Prof. Ddumba still teaches and supervises students in the College of Business and Management Sciences despite the fact that he serving as Vice Chancellor, Makerere University. I can mention more Vice Chancellors. Even I continued to teach and supervise masters and PhD students when I was serving as Dean and Vice Chancellor. So if a Vice Chancellor can still engage in teaching and research even when he/she is not required why would a PhD research fellow refuse to take on teaching and supervision at PhD level when these have been made part and partial of the normal duties in writing by the supervisor?
Let me return to the Makerere University PhD programme hosted at MISR. First of all, the student numbers per intake on this programme are few and there is very little load in terms of marking. All the assessments are research based. Why would a research fellow with a PhD not want to participate in such a PhD programme?
In all functional educational and research institutions, Deans of Schools/ Faculties and Directors of Research Institutes are delegated powers to allocate a workload to their staff and supervise them. It is apparent Dr. Stella Nyanzi refused to take on the workload allocated to her by her supervisor which tantamounts to abscondment from duty and insubordination. The appropriate university organs should have taken appropriate action when this became evident since the Human Resources Manual is very clear on cases of insubordination and abscondment from duty. It appears this has never taken place hold her accountable for neglecting her assigned duties.
No doubt the PhD programme at MISR has not only brought research grants but also raised the profile of Makerere University and it’s both critical and important that everybody focuses on the bigger picture of graduating the PhD students on this programme.
As much as the first intake has reached 5th year and is about to graduate there are several other intakes that followed which need to be followed through. The architect of this PhD programme is Prof. Mamdani and it is important that Makerere University weighs the consequences of not renewing his contract.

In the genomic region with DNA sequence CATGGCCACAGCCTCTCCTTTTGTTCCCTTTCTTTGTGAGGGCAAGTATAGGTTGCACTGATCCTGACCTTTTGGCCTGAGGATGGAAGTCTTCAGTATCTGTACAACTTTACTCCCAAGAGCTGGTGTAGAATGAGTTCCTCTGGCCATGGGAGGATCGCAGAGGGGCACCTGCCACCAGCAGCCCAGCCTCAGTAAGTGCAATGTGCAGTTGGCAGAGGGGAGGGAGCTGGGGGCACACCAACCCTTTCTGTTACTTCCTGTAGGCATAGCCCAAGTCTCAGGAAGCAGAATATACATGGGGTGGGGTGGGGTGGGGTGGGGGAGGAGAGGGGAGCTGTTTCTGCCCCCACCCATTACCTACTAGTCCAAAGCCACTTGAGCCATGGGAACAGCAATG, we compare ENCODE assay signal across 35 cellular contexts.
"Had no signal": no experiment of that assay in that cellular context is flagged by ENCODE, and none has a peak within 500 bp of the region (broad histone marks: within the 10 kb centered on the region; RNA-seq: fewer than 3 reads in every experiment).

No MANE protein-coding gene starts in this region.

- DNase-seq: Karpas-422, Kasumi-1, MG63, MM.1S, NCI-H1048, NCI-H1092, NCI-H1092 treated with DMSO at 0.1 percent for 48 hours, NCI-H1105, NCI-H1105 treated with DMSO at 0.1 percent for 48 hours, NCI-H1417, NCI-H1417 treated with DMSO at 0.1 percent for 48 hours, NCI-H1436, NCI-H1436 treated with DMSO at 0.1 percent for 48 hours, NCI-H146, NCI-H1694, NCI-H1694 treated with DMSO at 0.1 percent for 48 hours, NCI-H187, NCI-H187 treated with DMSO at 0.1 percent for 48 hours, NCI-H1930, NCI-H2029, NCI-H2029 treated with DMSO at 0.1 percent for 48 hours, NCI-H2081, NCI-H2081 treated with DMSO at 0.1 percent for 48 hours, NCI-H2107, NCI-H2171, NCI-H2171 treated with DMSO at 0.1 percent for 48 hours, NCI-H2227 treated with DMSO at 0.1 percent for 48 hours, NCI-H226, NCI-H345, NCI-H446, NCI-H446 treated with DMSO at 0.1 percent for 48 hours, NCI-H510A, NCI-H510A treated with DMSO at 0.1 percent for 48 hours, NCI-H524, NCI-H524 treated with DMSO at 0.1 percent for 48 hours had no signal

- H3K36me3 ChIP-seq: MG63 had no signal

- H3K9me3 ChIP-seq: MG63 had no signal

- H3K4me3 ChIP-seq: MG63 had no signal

My opinion is that Makerere University renews his contract with a condition that he takes one or two deputy directors who can understudy him and continue with this good initiative once his contract of five years expires. We must remember that the PhD programme is not a Ugandan programme but a global one as students are recruited from across the globe. So it strongly contributes to Makerere University’s academic standing.
Some people may be wondering why I am writing this article. The last time I wrote a critical article about the affairs at Makerere University was when the University was planning to raise staff salaries by 70% from internally generated funds. I said that Makerere University would be committing suicide if it followed through with the proposal. It did and the consequences are visible to everybody; the University has failed to pay the 70% salary incentive and it’s in arrears of more than 6 months.
In addition to being an alumnus of Makerere University, I spent my formative years at Makerere University where I rose through the ranks until I served as Vice Chancellor until September 2012. I have a lot to lose if Makerere University goes down. At this point in time, truth be told Makerere University needs Prof. Mamdani at the helm of MISR to see the PhD programme accomplish its objectives. Dr. Stella Nyanzi may have personal issues with Prof. Mamdani but this cannot stop her from undertaking her duties. She must understand that MISR has an Executive Director as head where she works as a Research Fellow.
So she must show respect to the Executive Director otherwise we have institutional breakdown. Prof. Mamdani needs the support of management including the Vice Chancellor, Prof. Ddumba if he is to succeed with the Makerere University PhD programme hosted at MISR and also be able to spearhead the broader mandate of MISR as a centre of research excellence.
University Human Resources Manual has enough provisions to enable the Appointments Board to resolve not only the current impasse but the root cause of the problem. Under the current circumstances, Makerere University needs to move faster and renew Prof. Mamdani’s contract in order to build confidence in the donors of Makerere University especially those supporting MISR, the staff and students participating in the PHD programme. Otherwise there is a lot at stake and Makerere University needs to act fast. Don’t say I never told you.
“No horse gets anywhere until he is harnessed. No steam or gas drives anything until it is confined. No Niagara is ever turned into light and power until it is tunneled. No life ever grows great until it is focused, dedicated, disciplined.” Harry Emerson Fosdick
By Prof. Venansius Baryamureeba, Former Vice Chancellor, Makerere University
The author is a Former Vice Chancellor of Makerere University.